This has been an abstract illustration of the line-making process, a textbook introduction. Do not be discouraged if it all seems too complicated. Some people like to begin with abstract concepts. But if you are like me, you learn better by going from the concrete to the abstract and not vice-versa.

The more lines you make, the fewer adjustments you'll need, but in the learning stages, you'll be making adjustments with just about every race. Beginning line-makers tend to overestimate the chances of their contenders, thus ending up with greater than 100 percentage points when all the horses' probabilities are tallied.

Why the total of 100 percentage points for a final odds line?

In any given race, there is exactly a 100 per cent chance that there will be a winner: no more, no less.

But why not use the pre-post market as an odds line and simply bet the overlays?

First of all, the pre-post market is estimating how the public will bet. It will simply incorporate the factors most often used by the public. We have already established the certainty that we must handicap in a way that differs from the public in order to make a profit.

A more important reason for not using the pre-post is the fact that it is not based on a 100 per cent certainty that the race will be won. If you convert the pre-post market to percentage probabilities, you will discover that there is a 120 (and even more) chance that there will be a winner.

The extra 20 per cent is roughly equivalent to the takeout plus breakage. By adding percentage probability to each horse, the prepost maker artificially reduces the odds. For example, what should be a 3/1 (25 per cent) on a personal line may become a 2/1 (33 per cent) in the pre-post market, depending on the number of horses in the race. The pre-post maker may give Bold Wilma 2/1 when he knows she should be 3/1, thus deluding the crowd into believing that her 3/1 toteboard odds represent an overlay.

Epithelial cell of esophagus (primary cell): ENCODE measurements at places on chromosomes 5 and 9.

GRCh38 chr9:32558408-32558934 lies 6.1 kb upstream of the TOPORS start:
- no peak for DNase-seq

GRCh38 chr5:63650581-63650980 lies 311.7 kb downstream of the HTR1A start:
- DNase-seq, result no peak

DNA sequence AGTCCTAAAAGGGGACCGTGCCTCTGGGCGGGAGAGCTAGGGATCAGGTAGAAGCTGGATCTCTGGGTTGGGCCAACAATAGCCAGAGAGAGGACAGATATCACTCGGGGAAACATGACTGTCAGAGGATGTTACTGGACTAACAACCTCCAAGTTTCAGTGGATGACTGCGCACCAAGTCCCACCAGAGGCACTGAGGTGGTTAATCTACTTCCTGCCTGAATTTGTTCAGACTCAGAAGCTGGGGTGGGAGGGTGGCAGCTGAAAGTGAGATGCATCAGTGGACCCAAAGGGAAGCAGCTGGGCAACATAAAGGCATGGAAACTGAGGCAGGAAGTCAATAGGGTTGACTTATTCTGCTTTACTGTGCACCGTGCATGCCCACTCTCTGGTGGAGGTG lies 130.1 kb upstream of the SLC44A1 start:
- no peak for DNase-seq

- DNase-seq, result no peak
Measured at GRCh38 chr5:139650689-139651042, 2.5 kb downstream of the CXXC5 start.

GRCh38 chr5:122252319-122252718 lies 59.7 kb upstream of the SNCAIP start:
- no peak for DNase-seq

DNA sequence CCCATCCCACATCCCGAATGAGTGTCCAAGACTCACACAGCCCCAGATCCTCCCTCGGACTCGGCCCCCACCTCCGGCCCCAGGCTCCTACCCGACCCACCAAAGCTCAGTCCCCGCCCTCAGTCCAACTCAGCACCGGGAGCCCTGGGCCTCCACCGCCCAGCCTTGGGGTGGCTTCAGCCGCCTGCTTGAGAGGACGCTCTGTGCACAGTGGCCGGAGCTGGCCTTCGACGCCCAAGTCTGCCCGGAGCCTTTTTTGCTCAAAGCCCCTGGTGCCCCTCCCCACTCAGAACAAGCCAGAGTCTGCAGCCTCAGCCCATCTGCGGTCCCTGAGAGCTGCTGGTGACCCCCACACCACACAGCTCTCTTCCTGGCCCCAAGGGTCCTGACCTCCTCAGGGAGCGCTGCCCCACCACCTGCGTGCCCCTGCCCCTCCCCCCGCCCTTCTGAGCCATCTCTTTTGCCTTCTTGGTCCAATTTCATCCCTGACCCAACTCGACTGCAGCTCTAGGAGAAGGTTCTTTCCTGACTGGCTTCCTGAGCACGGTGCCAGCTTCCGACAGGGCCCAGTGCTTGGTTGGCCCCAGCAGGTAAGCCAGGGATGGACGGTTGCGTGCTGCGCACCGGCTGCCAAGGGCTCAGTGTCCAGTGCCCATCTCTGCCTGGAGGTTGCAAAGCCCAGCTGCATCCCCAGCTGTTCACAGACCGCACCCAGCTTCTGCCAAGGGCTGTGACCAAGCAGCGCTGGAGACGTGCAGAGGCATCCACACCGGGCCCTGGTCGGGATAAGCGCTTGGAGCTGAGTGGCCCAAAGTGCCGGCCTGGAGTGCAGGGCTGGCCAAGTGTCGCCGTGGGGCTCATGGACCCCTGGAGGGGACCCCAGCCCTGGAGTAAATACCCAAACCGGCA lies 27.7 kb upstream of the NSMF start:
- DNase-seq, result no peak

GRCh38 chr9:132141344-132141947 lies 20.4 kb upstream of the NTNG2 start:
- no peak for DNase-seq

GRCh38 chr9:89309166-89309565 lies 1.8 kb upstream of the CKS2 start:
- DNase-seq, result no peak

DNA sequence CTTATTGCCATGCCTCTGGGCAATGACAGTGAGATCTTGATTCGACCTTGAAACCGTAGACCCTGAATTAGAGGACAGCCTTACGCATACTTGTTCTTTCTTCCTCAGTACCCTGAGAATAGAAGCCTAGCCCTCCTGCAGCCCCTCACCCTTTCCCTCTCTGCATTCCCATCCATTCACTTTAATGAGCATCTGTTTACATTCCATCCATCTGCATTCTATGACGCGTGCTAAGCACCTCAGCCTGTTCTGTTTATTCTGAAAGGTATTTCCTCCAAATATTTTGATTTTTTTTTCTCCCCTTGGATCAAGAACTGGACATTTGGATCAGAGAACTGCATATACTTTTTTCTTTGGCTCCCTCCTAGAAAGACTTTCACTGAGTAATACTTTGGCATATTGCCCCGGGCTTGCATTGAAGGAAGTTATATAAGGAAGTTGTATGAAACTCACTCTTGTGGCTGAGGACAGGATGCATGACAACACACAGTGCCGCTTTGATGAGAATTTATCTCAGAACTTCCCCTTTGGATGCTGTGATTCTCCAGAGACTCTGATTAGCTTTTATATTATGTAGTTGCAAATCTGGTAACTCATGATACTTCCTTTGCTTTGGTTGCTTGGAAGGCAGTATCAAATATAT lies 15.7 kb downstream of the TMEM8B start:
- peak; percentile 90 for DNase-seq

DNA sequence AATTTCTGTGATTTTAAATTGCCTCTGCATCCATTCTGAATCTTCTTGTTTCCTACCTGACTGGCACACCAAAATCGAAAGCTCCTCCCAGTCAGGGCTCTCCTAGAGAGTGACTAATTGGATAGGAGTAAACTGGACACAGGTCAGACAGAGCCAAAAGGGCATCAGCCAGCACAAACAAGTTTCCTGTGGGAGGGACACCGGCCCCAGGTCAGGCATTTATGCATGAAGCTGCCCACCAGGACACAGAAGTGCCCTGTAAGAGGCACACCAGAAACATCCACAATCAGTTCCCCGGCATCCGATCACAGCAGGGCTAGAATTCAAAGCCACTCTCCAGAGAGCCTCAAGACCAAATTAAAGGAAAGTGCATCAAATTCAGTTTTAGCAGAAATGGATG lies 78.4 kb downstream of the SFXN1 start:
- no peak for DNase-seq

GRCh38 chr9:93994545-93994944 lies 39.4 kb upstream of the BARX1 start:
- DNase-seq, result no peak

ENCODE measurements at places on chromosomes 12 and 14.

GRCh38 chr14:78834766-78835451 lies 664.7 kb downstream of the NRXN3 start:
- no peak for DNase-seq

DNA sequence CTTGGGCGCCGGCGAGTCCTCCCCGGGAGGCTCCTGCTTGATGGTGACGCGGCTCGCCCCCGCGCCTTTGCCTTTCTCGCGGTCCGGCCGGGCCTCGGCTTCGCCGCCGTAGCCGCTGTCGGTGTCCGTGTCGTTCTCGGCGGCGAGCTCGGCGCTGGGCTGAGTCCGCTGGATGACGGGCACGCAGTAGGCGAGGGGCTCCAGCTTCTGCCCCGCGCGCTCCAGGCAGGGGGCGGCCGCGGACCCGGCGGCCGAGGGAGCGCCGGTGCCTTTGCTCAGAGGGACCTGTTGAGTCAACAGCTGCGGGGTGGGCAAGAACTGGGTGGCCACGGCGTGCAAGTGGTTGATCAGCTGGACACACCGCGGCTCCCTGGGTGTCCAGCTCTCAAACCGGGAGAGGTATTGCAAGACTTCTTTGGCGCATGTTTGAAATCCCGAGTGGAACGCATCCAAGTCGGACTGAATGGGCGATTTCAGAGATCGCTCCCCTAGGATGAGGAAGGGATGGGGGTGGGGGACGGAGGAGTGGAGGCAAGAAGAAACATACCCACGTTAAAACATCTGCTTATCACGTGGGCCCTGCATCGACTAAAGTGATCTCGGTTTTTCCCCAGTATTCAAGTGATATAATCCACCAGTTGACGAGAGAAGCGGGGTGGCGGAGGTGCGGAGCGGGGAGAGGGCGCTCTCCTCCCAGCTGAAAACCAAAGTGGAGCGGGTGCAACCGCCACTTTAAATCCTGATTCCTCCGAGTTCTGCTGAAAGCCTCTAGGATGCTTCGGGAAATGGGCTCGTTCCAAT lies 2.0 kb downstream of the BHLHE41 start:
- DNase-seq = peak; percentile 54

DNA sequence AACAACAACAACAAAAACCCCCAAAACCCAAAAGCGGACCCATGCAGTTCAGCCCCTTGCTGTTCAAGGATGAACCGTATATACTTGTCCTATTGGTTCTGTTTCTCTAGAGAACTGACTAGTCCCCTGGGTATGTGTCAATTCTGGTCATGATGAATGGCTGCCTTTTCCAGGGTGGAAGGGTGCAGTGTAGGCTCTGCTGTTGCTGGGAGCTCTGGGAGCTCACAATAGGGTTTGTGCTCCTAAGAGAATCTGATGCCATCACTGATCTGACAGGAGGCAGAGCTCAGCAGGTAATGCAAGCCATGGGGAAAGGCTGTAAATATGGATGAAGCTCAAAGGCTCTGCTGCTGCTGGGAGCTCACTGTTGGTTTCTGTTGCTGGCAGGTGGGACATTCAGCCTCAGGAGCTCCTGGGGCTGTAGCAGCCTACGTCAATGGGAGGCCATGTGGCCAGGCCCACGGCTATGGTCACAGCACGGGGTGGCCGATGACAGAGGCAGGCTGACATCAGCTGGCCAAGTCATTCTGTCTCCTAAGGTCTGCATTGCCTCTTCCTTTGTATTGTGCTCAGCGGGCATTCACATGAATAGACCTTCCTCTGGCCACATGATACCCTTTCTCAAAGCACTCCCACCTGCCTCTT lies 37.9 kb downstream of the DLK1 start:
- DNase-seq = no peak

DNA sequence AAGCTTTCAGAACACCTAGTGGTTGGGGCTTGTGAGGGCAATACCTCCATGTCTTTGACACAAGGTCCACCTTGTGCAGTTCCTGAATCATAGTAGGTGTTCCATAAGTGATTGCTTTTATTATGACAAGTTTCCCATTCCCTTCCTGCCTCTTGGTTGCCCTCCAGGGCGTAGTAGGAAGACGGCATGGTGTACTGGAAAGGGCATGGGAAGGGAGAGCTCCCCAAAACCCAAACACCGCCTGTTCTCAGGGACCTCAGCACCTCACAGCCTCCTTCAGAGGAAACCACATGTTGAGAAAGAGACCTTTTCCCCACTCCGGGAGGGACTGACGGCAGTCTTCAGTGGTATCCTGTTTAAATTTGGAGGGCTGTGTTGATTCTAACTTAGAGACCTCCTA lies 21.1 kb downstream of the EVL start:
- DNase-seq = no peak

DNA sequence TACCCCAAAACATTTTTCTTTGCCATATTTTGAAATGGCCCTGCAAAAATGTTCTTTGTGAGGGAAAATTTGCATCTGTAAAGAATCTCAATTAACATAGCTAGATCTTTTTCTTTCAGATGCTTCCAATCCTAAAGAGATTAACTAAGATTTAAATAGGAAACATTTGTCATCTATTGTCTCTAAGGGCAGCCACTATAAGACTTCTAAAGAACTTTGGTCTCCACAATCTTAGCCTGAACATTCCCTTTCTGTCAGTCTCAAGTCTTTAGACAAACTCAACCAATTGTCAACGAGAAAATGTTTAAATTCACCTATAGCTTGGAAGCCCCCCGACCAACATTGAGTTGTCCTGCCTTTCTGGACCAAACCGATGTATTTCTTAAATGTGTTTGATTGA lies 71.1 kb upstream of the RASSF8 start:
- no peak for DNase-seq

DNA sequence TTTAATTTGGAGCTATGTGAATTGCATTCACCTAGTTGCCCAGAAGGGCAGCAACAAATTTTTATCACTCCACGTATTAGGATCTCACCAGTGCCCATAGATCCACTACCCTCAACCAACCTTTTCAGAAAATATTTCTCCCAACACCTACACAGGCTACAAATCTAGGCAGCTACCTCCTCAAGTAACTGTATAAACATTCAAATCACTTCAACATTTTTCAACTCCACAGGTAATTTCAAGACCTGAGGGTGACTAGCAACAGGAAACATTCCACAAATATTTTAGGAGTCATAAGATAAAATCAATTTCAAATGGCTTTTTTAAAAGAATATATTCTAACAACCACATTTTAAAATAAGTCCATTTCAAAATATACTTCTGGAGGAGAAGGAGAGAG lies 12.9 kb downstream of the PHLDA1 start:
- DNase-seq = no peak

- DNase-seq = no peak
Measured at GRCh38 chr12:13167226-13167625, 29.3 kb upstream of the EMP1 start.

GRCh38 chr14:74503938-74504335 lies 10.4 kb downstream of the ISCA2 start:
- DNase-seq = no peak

By constructing our personal odds line on the basis of 100 per cent, we are assured that the overlay we see is the overlay we get.

But let's not get lost in money management abstractions, just how can the handicapper construct a personal odds line? In the body of this book, we will explore various line-making procedures using real races on which yours truly made wagers, including winning, losing, and pass scenarios.

Like all handicappers, except place bettors on odds-on favourites at the harness races, I lose more races than I win. Space does not allow me to reproduce my exact win-lose proportion within the sample races we are about to describe; let Norman Mailer indulge in writing 1000-page books. I have chosen a sufficient sample of losing races for the reader to witness how and why a personal odds line is not invincible in the short run, and how it is geared for what really counts: long-run profit.

One more word about the real race illustrations in this book. My handicapping methodology is eclectic enough so that you will be walked through a variety of linemaking procedures.

Some of these approaches may resemble your own handicapping affinities. But ultimately, our job will be to adapt the form of personal odds line to the content of your own unique style of race analysis.

Each time you study a race that is illustrated with my personal odds line, you should read the past performances and experiment with your own line.

This extract from Value Handicapping was compiled by PPM's Tasmanian-based contributor Steve Wood.

The book is available from the publisher, City Miner Books at the web site

By Mark Cramer